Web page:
Oh, and in the other container in the picture is a food thermos which is perfect for picnics and stuff, or soup. And if you often bring salad you can use glass jars for that – it’s easy and looks really tasty.

Soft against your cheek

I love cloth and sewing, so I try to find new products I can replace. One of the things I’ve done this far is making make-up wipes. I still haven’t replaced all my make-up products with environmentally friendly ones, because of the simple reason that mine haven’t run out yet. But pads to run out so they have been replaced and I must say I love it.

Like with period cloth pads, one of the main reasons I like them is because they are prettier. But of course, it does have the benefit of reducing the manufacturing of cotton pads since they are used several times. You can also eco-approve them by choosing better materials. Mine are made of ecological cotton and bamboo fleece which is super soft against your cheek.

I usually use mine a few days in a row with a quick rinse in between, then give them a proper tumble in the washing machine and they’re good to go again.  It´s a never ending circle of awesomness. 

Anything for you?

This is my hair

This is me, and more importantly for this post, this is my hair. I have good hair days and bad hair days. But the thing that grabs people’s attention the most is that I have no washing days. I haven’t used shampoo or conditioner for at least eight months. I rinse it maybe once a month, but no more than that. It’s my own little micro-climate.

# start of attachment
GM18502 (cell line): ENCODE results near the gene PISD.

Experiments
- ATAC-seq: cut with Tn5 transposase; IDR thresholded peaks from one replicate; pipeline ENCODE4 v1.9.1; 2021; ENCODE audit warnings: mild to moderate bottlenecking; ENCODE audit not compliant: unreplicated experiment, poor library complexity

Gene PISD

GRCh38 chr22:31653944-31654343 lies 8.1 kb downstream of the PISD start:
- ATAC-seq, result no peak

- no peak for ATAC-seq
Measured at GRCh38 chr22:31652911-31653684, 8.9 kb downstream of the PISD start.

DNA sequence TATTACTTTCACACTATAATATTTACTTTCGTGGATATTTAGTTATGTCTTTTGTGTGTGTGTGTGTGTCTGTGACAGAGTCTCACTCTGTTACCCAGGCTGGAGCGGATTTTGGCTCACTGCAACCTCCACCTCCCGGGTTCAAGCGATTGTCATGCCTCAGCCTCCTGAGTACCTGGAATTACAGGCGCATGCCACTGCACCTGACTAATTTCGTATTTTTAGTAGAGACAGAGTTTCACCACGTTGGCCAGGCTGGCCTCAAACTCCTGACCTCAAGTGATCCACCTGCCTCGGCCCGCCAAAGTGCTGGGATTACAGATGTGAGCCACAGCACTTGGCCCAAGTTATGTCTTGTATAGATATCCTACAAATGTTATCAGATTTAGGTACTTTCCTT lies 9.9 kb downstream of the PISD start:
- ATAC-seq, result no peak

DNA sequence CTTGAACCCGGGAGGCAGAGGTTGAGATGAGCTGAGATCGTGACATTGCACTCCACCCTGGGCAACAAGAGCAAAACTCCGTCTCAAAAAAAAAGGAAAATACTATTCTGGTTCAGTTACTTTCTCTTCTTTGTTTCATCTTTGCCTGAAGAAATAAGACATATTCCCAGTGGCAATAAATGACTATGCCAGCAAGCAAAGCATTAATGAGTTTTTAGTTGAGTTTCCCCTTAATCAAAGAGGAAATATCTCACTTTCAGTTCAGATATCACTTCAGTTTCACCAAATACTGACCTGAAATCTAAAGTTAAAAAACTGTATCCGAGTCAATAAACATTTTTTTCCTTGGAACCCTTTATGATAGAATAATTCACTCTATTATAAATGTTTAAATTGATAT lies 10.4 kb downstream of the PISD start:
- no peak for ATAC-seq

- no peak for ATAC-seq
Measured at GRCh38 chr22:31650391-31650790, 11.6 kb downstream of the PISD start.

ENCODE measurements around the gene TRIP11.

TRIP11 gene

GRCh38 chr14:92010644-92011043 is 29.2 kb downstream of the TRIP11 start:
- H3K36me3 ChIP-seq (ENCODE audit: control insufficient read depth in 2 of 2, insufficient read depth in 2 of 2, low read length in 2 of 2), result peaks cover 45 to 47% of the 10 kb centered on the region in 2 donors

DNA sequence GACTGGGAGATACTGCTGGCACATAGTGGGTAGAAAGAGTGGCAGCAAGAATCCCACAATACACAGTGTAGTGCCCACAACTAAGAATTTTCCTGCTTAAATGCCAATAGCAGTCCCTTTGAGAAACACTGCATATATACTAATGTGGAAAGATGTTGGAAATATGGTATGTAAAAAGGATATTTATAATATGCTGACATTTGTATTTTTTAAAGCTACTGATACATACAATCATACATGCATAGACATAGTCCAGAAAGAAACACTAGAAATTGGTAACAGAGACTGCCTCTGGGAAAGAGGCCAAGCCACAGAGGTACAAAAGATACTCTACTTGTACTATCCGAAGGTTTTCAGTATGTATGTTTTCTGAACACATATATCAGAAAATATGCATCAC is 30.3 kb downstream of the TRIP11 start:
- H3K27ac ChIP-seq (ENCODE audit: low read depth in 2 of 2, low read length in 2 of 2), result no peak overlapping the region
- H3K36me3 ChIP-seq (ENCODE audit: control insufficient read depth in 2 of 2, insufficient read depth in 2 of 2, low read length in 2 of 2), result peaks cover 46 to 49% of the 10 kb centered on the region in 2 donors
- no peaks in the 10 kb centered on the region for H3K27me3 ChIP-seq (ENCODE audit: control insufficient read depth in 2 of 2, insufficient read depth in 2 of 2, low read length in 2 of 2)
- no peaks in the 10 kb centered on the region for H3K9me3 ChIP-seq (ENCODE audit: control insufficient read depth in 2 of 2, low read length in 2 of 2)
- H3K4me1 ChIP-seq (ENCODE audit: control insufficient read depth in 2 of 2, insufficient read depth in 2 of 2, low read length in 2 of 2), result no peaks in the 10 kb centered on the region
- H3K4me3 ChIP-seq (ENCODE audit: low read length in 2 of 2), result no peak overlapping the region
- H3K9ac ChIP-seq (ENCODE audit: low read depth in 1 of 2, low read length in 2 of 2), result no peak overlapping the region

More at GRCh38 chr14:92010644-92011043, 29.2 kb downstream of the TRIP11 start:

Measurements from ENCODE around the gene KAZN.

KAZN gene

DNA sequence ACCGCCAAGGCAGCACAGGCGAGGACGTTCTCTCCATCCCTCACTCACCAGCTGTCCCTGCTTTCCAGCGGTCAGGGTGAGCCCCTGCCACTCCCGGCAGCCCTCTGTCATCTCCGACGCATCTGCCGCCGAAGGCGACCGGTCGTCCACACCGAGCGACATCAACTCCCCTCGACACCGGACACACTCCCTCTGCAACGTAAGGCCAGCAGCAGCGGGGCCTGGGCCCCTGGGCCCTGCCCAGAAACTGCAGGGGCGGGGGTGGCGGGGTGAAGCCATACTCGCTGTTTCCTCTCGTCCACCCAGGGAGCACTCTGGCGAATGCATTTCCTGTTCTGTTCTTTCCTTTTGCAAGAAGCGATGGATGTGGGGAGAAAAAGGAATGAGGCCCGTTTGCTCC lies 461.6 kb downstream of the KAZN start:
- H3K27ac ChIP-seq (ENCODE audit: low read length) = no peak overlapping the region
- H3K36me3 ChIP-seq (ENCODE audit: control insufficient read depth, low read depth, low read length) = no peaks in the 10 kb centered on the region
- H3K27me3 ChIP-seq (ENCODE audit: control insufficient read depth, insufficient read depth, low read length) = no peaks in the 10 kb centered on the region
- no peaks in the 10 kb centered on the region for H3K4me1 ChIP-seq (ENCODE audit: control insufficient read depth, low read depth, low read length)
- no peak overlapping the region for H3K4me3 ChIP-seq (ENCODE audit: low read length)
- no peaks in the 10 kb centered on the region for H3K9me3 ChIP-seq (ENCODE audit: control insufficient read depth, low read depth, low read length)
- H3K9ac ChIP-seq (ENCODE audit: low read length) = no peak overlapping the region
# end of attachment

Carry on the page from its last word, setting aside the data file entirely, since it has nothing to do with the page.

Hearing it, it sounds like it might be gross, but it’s not. It’s not that greasy or torn or icky in any way. It’s actually kind of nice. It does what I want it to.

The reason I started with this is mostly chance. In highschool I had micro-braids and basically couldn’t wash my hair with them in. So two months at a time would pass without a wash and it was incredibly time saving. I reduced my washing to maybe once a week. Then I went to Nepal for a few months and we had only cold water in cold weather. I choose gross before clean hair. And then I have just continued to stretch it, beacuse it didn´t fell gross like I thought it would. And now it’s been since January.

One of the major pros for me has been that it saves time, but an added effect is that I don’t use products that put a strain on the environment. Less water, less products, less strain on my hair. Thats a win all the way. Even if it grosses people out the first time they hear about it.

My sewing wish-list right now

So, as I wrote before, I´ve now taken up my interest in sewing and will try to make a few pieces this fall. This is my wish list for the coming year:

  • A blouse with a nice deep square neck
  • A jumpsuit in blue silk-like material